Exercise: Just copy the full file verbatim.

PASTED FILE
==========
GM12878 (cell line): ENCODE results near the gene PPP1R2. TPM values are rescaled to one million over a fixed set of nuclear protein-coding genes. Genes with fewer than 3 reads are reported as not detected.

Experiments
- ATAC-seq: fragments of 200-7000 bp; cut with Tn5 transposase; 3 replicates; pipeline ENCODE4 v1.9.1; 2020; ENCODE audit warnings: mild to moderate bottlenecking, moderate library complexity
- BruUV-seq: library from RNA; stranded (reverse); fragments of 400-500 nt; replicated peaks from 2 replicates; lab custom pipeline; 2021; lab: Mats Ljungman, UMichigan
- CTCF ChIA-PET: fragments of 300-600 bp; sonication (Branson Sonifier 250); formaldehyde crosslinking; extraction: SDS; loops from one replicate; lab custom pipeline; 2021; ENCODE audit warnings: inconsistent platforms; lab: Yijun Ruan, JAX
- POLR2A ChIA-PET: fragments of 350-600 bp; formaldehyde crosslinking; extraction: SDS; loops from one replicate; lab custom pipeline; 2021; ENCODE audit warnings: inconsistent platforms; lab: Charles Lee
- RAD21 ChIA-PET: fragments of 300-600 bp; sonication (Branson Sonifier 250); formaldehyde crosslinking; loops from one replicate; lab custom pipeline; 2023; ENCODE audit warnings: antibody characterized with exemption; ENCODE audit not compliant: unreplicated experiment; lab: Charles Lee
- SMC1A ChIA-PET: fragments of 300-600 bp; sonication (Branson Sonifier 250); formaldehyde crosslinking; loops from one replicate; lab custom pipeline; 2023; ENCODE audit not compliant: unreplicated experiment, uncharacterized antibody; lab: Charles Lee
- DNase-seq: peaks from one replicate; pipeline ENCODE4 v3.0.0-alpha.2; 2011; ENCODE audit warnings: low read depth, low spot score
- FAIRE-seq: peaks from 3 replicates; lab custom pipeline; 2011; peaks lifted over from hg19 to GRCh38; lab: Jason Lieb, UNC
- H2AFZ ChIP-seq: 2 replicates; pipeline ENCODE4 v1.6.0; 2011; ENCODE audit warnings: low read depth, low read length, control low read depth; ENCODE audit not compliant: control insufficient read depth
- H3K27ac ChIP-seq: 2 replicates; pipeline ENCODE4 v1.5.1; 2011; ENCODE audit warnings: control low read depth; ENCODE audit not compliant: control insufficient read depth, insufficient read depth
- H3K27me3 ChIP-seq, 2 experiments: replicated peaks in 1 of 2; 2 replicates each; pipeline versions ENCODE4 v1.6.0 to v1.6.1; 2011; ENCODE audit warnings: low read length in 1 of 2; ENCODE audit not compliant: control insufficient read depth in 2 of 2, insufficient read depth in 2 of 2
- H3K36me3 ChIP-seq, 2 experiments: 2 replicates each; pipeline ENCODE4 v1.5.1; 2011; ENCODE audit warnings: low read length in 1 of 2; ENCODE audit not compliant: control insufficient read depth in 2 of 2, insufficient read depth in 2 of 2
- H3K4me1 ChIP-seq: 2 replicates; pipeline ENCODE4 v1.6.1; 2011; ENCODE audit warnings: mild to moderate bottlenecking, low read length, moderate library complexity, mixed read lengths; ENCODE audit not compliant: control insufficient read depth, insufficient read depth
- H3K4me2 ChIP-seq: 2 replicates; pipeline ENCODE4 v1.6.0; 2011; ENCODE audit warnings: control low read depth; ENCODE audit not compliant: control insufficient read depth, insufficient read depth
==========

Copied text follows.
GM12878 (cell line): ENCODE results near the gene PPP1R2. TPM values are rescaled to one million over a fixed set of nuclear protein-coding genes. Genes with fewer than 3 reads are reported as not detected.

Experiments
- ATAC-seq: fragments of 200-7000 bp; cut with Tn5 transposase; 3 replicates; pipeline ENCODE4 v1.9.1; 2020; ENCODE audit warnings: mild to moderate bottlenecking, moderate library complexity
- BruUV-seq: library from RNA; stranded (reverse); fragments of 400-500 nt; replicated peaks from 2 replicates; lab custom pipeline; 2021; lab: Mats Ljungman, UMichigan
- CTCF ChIA-PET: fragments of 300-600 bp; sonication (Branson Sonifier 250); formaldehyde crosslinking; extraction: SDS; loops from one replicate; lab custom pipeline; 2021; ENCODE audit warnings: inconsistent platforms; lab: Yijun Ruan, JAX
- POLR2A ChIA-PET: fragments of 350-600 bp; formaldehyde crosslinking; extraction: SDS; loops from one replicate; lab custom pipeline; 2021; ENCODE audit warnings: inconsistent platforms; lab: Charles Lee
- RAD21 ChIA-PET: fragments of 300-600 bp; sonication (Branson Sonifier 250); formaldehyde crosslinking; loops from one replicate; lab custom pipeline; 2023; ENCODE audit warnings: antibody characterized with exemption; ENCODE audit not compliant: unreplicated experiment; lab: Charles Lee
- SMC1A ChIA-PET: fragments of 300-600 bp; sonication (Branson Sonifier 250); formaldehyde crosslinking; loops from one replicate; lab custom pipeline; 2023; ENCODE audit not compliant: unreplicated experiment, uncharacterized antibody; lab: Charles Lee
- DNase-seq: peaks from one replicate; pipeline ENCODE4 v3.0.0-alpha.2; 2011; ENCODE audit warnings: low read depth, low spot score
- FAIRE-seq: peaks from 3 replicates; lab custom pipeline; 2011; peaks lifted over from hg19 to GRCh38; lab: Jason Lieb, UNC
- H2AFZ ChIP-seq: 2 replicates; pipeline ENCODE4 v1.6.0; 2011; ENCODE audit warnings: low read depth, low read length, control low read depth; ENCODE audit not compliant: control insufficient read depth
- H3K27ac ChIP-seq: 2 replicates; pipeline ENCODE4 v1.5.1; 2011; ENCODE audit warnings: control low read depth; ENCODE audit not compliant: control insufficient read depth, insufficient read depth
- H3K27me3 ChIP-seq, 2 experiments: replicated peaks in 1 of 2; 2 replicates each; pipeline versions ENCODE4 v1.6.0 to v1.6.1; 2011; ENCODE audit warnings: low read length in 1 of 2; ENCODE audit not compliant: control insufficient read depth in 2 of 2, insufficient read depth in 2 of 2
- H3K36me3 ChIP-seq, 2 experiments: 2 replicates each; pipeline ENCODE4 v1.5.1; 2011; ENCODE audit warnings: low read length in 1 of 2; ENCODE audit not compliant: control insufficient read depth in 2 of 2, insufficient read depth in 2 of 2
- H3K4me1 ChIP-seq: 2 replicates; pipeline ENCODE4 v1.6.1; 2011; ENCODE audit warnings: mild to moderate bottlenecking, low read length, moderate library complexity, mixed read lengths; ENCODE audit not compliant: control insufficient read depth, insufficient read depth
- H3K4me2 ChIP-seq: 2 replicates; pipeline ENCODE4 v1.6.0; 2011; ENCODE audit warnings: control low read depth; ENCODE audit not compliant: control insufficient read depth, insufficient read depth